Saturday, August 20, 2011

Principled Opposition and the Dictatorship of Relativism: Ellen Meade says opposition to gay marriage is "unAmerican"

Ellen Meade recently wrote an article for the American Thinker entitled: Why the Right is Wrong on Gay Marriage. Her caviler “there are bigger fish to fry” approach to same-sex marriage is a growing phenomenon among conservatives, libertarians and Republicans. She said, “It saddens me that Republicans think it's okay to trample on civil liberties if it's for the right reasons: gay marriage, FISA, The Patriot Act.” Then she goes on to say, “But, there should be no room in the party for limiting liberty and freedom.” That’s right! Implied in Meade’s comments is that liberty and freedom are absolutes and ends in themselves. It doesn’t matter what you do with such liberty and freedom, as long as you are permitted to do what you want. As such, moral principles are totally arbitrary. If Meade gets her way, two things are bound to emerge with greater force: political despotism and social intolerance.

“Part of being an American,” Meade continues, “is being free to believe what you want, acknowledging that right in others, and being treated equally under the law. Opposition to gay marriage flies in the face of that.” This radical equality pushed by so many political operatives and media personalities is what Alexis de Tocqueville warned us over a hundred years ago in his book, Democracy in America. He cautioned that equality indiscriminately pushed to an extreme is but the precursor of despotism. If equality is an absolute then the nature of merit, moral values, and religions have to be neutralized! As such, achievers and non-achievers, the sacred and the profane, criminals and the law-abiding, men and women, parents and children, heterosexual and homosexual all must be reduced to one dead level.

But once society travels down this road, without any kind of spiritual, moral and social hierarchy, one thing stands supreme above the multitude: and that one thing is always the State! When people can no longer rely on each other with their different gifts, possessions and rank in society, they are forced, over time, to rely on big government for aid and protection. After all, if everyone is the same- existing on the same level with the same characteristics -then no one is in the position to help his neighbor. The only helping hand which will stand out above the rest is the State. As a “libertarian-leaning Republican,” as Meade styles herself, this unintended consequence flies in the face of what she claims to stand for, namely, limited government.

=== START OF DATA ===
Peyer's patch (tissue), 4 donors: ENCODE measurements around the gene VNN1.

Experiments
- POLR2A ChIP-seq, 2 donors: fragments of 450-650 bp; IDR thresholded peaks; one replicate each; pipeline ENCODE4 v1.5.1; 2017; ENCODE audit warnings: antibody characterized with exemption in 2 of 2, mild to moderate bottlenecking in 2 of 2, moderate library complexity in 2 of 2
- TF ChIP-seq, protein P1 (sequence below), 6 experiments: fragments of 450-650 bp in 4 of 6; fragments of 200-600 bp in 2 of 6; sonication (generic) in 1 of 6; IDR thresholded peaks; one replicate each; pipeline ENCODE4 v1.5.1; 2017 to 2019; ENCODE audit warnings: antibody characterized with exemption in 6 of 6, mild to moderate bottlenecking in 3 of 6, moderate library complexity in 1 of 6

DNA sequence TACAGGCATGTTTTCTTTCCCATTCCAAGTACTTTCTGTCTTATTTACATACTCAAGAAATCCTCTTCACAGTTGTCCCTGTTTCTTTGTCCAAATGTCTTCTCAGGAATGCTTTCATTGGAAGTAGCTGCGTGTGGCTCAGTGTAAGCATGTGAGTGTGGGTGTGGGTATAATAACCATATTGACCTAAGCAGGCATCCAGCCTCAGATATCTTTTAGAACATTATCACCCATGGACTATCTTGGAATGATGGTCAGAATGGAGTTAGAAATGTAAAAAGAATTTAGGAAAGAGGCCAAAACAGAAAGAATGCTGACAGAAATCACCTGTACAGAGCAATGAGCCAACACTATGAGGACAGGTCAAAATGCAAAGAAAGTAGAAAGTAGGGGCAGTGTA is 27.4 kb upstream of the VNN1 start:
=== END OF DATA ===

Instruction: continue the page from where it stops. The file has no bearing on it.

There is yet another irony to Ellen Meade’s call for tolerance. Unconditional tolerance, a tolerance without any objective moral reference, inevitably leads to an indiscriminate intolerance; an overbearing one! As Judge Robert Bork cleverly put it, “Non-judgmentalism leads to judmentalism.” Indeed, the greatest threat to those who call for tolerance at any price (regardless of morality) is a belief that certain behaviors and values are immoral. After all, with the recognition of an objective, God-given moral law there naturally follows a response by the believer which involves some form of intolerance; whether it be hatred of sin or a renunciation of evil. This is something that Christ bids every Christian to do. “If your right eye causes you to sin, tear it out and throw it away. It is better for you to lose one of your members than to have your whole body thrown into Gehenna.”